Lioness

Lioness

5.0 1
Director: Meg McLagan, Daria Sommers

Cast: Meg McLagan, Daria Sommers

     
 
Official U.S. policy dictates that female soldiers are forbidden from engaging in direct ground combat, and in this documentary filmmakers Meg McLagan and Daria Sommers explore the reasons why the women of Team Lioness were dispatched on missions with all-male combat units during the Iraq War. Despite the fact that these brave heroines received almost no combat

Overview

Official U.S. policy dictates that female soldiers are forbidden from engaging in direct ground combat, and in this documentary filmmakers Meg McLagan and Daria Sommers explore the reasons why the women of Team Lioness were dispatched on missions with all-male combat units during the Iraq War. Despite the fact that these brave heroines received almost no combat training before being deployed to Iraq on non-combat duty, they played a crucial role in diffusing tensions with local civilians while frequently becoming caught up in deadly ground skirmishes. With this film, McLagan and Sommers pay tribute to the unsung women of war who risked their lives for the cause of freedom yet received virtually no public recognition for their bravery and sacrifice.

Product Details

Release Date:
10/27/2009
UPC:
0767685153277
Original Release:
2008
Rating:
NR
Source:
New Video Group
Sound:
[Dolby Digital Stereo]
Time:
1:21:00
Sales rank:
23,163

Special Features

Exclusive, Never-Before-Seen Footage; Update: Team Lioness on Capitol Hill; Trailer; Filmmaker Biographies; The Changing Role of Women in the Military

Related Subjects

Cast & Crew

Performance Credits
Anastasia Breslow Participant
Kate Guttornsen Participant
Shannon Morgan Participant
Rebecca Nava Participant
Ranie Ruthig Participant

Technical Credits
Meg McLagan Director,Producer
Daria Sommers Director,Producer
Brendon Anderegg Score Composer
Julia Parker Benello Executive Producer
Julia Dengel Cinematographer
Wendy Ettinger Executive Producer
Judith Helfand Executive Producer
Kirsten Johnson Cinematographer
Stephen Maing Co-producer,Editor
Brian Scibinico Sound/Sound Designer

Scene Index

Disc #1 -- Lioness
1. Women in Combat [5:03]
2. Coming Home [6:31]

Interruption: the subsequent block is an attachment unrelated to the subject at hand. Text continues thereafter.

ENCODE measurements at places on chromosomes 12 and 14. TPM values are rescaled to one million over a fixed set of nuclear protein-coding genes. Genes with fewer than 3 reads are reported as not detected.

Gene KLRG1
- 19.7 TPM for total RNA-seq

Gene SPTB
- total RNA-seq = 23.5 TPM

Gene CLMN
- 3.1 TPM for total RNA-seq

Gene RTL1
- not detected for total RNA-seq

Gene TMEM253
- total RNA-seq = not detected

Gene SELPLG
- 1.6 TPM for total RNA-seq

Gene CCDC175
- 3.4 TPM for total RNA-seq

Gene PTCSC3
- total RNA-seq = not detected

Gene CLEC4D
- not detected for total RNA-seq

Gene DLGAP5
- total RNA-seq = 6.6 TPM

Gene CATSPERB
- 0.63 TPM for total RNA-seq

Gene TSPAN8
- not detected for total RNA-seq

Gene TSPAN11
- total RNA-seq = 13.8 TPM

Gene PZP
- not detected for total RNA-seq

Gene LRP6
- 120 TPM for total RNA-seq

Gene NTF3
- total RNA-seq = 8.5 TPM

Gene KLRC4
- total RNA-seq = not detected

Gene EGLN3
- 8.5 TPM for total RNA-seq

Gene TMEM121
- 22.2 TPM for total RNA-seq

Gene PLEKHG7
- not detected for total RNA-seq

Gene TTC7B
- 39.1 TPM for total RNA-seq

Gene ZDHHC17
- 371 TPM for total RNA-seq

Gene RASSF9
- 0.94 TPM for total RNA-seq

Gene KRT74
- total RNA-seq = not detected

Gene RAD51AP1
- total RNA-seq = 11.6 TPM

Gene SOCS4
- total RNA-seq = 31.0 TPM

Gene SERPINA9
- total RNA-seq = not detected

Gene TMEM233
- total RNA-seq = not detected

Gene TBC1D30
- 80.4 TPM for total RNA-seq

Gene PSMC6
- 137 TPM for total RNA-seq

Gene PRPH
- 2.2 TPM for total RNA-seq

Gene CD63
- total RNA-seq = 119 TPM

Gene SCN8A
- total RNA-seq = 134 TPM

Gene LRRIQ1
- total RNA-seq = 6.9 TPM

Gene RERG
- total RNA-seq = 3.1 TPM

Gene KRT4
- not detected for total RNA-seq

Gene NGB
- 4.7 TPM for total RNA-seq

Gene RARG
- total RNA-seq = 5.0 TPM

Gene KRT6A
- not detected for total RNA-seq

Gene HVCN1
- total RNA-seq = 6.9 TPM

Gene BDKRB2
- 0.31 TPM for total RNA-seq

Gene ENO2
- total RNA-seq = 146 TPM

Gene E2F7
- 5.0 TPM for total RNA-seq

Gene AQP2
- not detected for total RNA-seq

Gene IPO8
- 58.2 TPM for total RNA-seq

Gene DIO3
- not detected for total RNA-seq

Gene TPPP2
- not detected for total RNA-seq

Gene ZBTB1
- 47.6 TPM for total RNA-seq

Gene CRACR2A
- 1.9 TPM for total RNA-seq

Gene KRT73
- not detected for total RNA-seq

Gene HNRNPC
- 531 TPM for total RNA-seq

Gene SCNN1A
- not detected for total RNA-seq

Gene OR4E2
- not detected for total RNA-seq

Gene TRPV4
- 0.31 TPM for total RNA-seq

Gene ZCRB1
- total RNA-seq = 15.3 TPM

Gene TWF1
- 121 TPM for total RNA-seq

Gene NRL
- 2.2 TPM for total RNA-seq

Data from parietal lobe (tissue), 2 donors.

3. What Goes Around Comes Around [4:38]
4. There for the Action, Missing from History [7:14]
5. Iraq [5:49]
6. Ramadi, April 2004 [5:05]
7. The Longest Second [16:13]
8. The Big Disconnect [2:22]
9. You Girls Made It [7:28]
10. Moving On [9:25]
11. Kate and Becky at Fort Riley [4:11]
12. A Long, Hard Haul [8:45]

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Lioness 5 out of 5 based on 0 ratings. 1 reviews.
Joyachiever More than 1 year ago
¿Lioness¿ is a great film about a group of female soldiers that were a pivotal part of the early stages of the Iraq war. The film shares their feelings and experiences while they simultaneously juggle other facets of life. It features five of the women who were directly involved in the combat: Specialist Shannon Morgan,Specialist Rebecca Nava,Captain Anastasia Breslow,Staff Sergeant Ranie Ruthig, andMajor Kate Gurromsen. Captain Lory Manning is also featured discussing her perspective on women involved in combat. This film is worth watching because it tells the unique perspective of how these brave women felt about their jobs while simultaneously grappling with the political debate regarding the pros and cons of placing females at the frontline. It is also very insightful when they courageously open their hearts on a couple of circumtances. For example, it pulled at my heartstrings when one of the women described an emotionally charged experience of an incident in Iraq. She was inside one of the vehicles when some of the local children were climbing on it. Another incident shows the females congregating together and watching a history channel documentary about the current conflict. They are justifiably concerned about the omission of female names. This was even with one of the officers mentioning how at least 25 females were available for the event being featured. I completely understand that many brave men fight in these wars. However, this documentary proves that more women also deserve similar recognition.